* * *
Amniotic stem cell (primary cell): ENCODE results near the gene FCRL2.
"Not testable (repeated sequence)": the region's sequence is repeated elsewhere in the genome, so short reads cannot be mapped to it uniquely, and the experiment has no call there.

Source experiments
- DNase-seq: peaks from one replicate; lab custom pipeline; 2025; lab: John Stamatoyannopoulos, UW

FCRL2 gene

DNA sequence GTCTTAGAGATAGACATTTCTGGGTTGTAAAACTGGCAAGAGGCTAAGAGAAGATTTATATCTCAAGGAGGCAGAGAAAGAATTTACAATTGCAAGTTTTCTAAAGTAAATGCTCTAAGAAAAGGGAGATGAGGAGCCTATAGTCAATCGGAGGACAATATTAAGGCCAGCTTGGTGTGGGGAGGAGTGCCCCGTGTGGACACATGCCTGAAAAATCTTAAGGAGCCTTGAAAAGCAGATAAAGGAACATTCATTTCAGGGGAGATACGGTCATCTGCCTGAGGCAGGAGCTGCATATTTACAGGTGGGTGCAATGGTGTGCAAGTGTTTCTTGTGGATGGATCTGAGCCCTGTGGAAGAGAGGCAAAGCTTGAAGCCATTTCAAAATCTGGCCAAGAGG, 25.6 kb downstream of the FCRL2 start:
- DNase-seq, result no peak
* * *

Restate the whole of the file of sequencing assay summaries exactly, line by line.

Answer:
Amniotic stem cell (primary cell): ENCODE results near the gene FCRL2.
"Not testable (repeated sequence)": the region's sequence is repeated elsewhere in the genome, so short reads cannot be mapped to it uniquely, and the experiment has no call there.

Source experiments
- DNase-seq: peaks from one replicate; lab custom pipeline; 2025; lab: John Stamatoyannopoulos, UW

FCRL2 gene

DNA sequence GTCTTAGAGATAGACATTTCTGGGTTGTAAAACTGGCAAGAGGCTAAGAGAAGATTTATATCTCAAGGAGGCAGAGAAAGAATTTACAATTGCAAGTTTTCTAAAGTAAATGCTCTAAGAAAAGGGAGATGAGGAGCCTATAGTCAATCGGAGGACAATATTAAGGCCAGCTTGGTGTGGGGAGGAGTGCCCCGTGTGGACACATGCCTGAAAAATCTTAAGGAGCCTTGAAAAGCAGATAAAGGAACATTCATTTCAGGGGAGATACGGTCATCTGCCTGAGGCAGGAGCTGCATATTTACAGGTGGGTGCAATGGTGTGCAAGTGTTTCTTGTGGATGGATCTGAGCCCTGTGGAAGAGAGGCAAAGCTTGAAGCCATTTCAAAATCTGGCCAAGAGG, 25.6 kb downstream of the FCRL2 start:
- DNase-seq, result no peak